When Royal Thunder appeared on the scene a few years ago, there was much hype and early praise for the band. It was a well deserved frenzy of high-profile tours and fests that made them a “buzz band”. You had to stand back and marvel at their music; unafraid to take tried and true elements of rock, blues, and proto-metal and not fall to into the cliches so many others do. Then an interesting thing happened on the way to album number two: coping with being band growing up under a microscope, and the implosion of a relationship within the band. Rather than crumble apart or mail it in for Crooked Doors (Relapse), you have the emotional maelstrom of a finished masterpiece.
Don’t be fooled by the beautifully picked guitars and dolefulness of ‘Time Machine’, the lead track of the album. What ‘Time Machine’ has done by starting with the direct rock approach and almost four-on-the-floor beat is a clever device to lull you in. After the verse, chorus, verse of the first few minutes you are left with transformative middle passage not unlike classic Pink Floyd that doesn’t prepare you for the anguish to come. It’s not about feeling sorry for oneself either. The remainder of the song is a triumph of pained, passionate vocals and wah-soaked guitar leads.
The supremely heavy ‘Forget You’ is more in the style you are accustomed to if you have followed the band from the beginning. Vocalist Mlny Parsonz shows off her range and advanced harmony vocals. She can deliver a bruised, bluesy line with the best of them, including the final refrain of “you better run for your life”. The bands has really learned how to build drama musically to unbearable levels. Guitarists Josh Weaver and Will Fiore weave parts in and out of each other, adding layers upon layers of motifs, adding to the tracks without ever sacrificing the heaviness. ‘Wake Up’ is another track steeped in dynamics and killer performances. Drummer Evan DiPrima is a silent assassin behind the kit. He never over-plays, but has equal moments of bombast and grace. Musically the DNA of this album is similar to the leap in maturity seen by a Mastodon, Baroness or Kylesa over the years, with the members of Royal Thunder knowing just how to transmute their songcraft into something new without ever feeling forced.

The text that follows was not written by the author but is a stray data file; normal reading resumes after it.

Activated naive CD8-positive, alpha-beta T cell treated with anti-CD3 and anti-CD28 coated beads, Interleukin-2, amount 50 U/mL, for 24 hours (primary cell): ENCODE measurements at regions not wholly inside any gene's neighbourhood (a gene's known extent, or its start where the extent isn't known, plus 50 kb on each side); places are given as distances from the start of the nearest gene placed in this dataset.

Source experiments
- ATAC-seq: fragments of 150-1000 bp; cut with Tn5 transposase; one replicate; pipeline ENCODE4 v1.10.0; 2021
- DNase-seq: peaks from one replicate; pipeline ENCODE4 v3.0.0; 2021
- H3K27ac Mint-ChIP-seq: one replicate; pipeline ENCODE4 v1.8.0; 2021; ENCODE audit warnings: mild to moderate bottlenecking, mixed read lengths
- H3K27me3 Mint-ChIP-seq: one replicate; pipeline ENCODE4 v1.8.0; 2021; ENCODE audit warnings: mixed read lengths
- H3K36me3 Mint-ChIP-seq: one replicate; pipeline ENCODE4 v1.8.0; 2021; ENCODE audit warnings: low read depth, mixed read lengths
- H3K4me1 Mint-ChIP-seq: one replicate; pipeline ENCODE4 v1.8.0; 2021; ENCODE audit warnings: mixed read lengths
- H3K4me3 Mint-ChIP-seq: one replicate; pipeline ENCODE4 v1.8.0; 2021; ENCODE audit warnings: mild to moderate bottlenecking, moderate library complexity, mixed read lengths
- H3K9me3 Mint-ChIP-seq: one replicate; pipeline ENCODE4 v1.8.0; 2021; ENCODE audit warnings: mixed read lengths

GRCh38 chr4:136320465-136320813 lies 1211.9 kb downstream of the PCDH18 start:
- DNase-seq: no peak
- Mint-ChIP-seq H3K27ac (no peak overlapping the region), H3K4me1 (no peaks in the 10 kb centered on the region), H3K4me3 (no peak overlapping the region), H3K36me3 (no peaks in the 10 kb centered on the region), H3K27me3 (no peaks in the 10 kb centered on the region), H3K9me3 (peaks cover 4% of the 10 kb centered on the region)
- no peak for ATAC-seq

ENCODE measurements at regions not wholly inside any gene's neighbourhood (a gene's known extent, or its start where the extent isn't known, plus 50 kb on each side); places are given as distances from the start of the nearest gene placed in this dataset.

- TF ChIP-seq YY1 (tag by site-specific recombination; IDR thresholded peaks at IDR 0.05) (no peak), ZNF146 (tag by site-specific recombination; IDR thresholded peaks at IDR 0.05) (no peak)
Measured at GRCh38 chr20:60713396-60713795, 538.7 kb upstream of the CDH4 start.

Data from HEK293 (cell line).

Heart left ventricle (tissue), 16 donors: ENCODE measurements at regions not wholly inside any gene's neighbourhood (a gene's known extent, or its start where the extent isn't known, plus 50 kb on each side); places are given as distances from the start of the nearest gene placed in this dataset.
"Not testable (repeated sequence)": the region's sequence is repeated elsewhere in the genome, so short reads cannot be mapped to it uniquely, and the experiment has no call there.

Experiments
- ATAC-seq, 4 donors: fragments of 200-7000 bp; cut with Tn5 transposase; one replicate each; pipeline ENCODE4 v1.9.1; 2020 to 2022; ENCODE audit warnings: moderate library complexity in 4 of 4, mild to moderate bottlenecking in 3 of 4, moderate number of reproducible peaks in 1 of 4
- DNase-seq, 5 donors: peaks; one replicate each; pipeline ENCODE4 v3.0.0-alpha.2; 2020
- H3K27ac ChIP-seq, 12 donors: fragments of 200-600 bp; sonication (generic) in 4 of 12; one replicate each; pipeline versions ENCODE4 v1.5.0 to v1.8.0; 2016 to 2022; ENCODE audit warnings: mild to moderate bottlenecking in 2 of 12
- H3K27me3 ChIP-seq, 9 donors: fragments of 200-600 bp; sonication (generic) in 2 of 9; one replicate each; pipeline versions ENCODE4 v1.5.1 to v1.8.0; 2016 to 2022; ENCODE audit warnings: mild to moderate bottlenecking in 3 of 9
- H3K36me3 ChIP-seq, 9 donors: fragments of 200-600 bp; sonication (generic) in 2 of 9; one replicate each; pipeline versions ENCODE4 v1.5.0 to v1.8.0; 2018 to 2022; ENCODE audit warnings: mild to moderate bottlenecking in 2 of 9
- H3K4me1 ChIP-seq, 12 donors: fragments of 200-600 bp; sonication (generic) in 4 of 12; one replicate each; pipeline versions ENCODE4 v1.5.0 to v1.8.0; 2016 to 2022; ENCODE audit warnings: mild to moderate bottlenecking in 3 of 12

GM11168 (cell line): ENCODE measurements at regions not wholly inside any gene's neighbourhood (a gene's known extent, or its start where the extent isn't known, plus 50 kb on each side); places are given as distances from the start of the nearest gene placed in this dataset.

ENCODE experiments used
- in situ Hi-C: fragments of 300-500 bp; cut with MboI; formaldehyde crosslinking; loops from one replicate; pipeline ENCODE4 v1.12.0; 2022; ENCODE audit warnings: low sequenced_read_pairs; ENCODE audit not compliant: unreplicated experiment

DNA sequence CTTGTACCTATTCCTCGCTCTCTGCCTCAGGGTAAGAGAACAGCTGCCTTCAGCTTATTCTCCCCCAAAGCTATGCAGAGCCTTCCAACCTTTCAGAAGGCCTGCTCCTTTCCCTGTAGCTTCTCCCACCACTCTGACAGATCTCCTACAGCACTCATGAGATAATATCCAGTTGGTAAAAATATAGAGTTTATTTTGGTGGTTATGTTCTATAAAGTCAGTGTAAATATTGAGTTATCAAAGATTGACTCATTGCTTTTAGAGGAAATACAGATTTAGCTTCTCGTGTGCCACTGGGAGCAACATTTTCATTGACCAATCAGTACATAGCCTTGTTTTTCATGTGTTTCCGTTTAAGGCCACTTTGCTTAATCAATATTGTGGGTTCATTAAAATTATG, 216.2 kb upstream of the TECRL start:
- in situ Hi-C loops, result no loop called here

There are no throw away songs on this album, and every track rewards with repeated listens. From the dusky vocal lines and neat rhythms on ‘Forgive Me, Karma’, the rough cadences of ‘The Line’, to the classic “Desert Rock” charm of ‘Glow’; each song is an exploration to an inner-space of the bands’ resolute psyche. ‘Ear On The Fool’ is Crooked Doors‘ pièce de résistance. Almost tear rendering, anyone who has ever lost the “love of their life” and lived to tell about it, this track has your name all over it. The track also has the late era-Zeppelin vibe mixed with some of the better guitar interplay of a band like The Eagles down pat.
Closing out the album with the ‘The Bear I’ and ‘The Bear II’, they are less like the prog epic you might have imagined, and more like a funerary march, melting into a torch song. Crooked Doors is the sound of pressure cooking sand into glass and then into diamonds, all with with an alchemy fulled by magic and loss.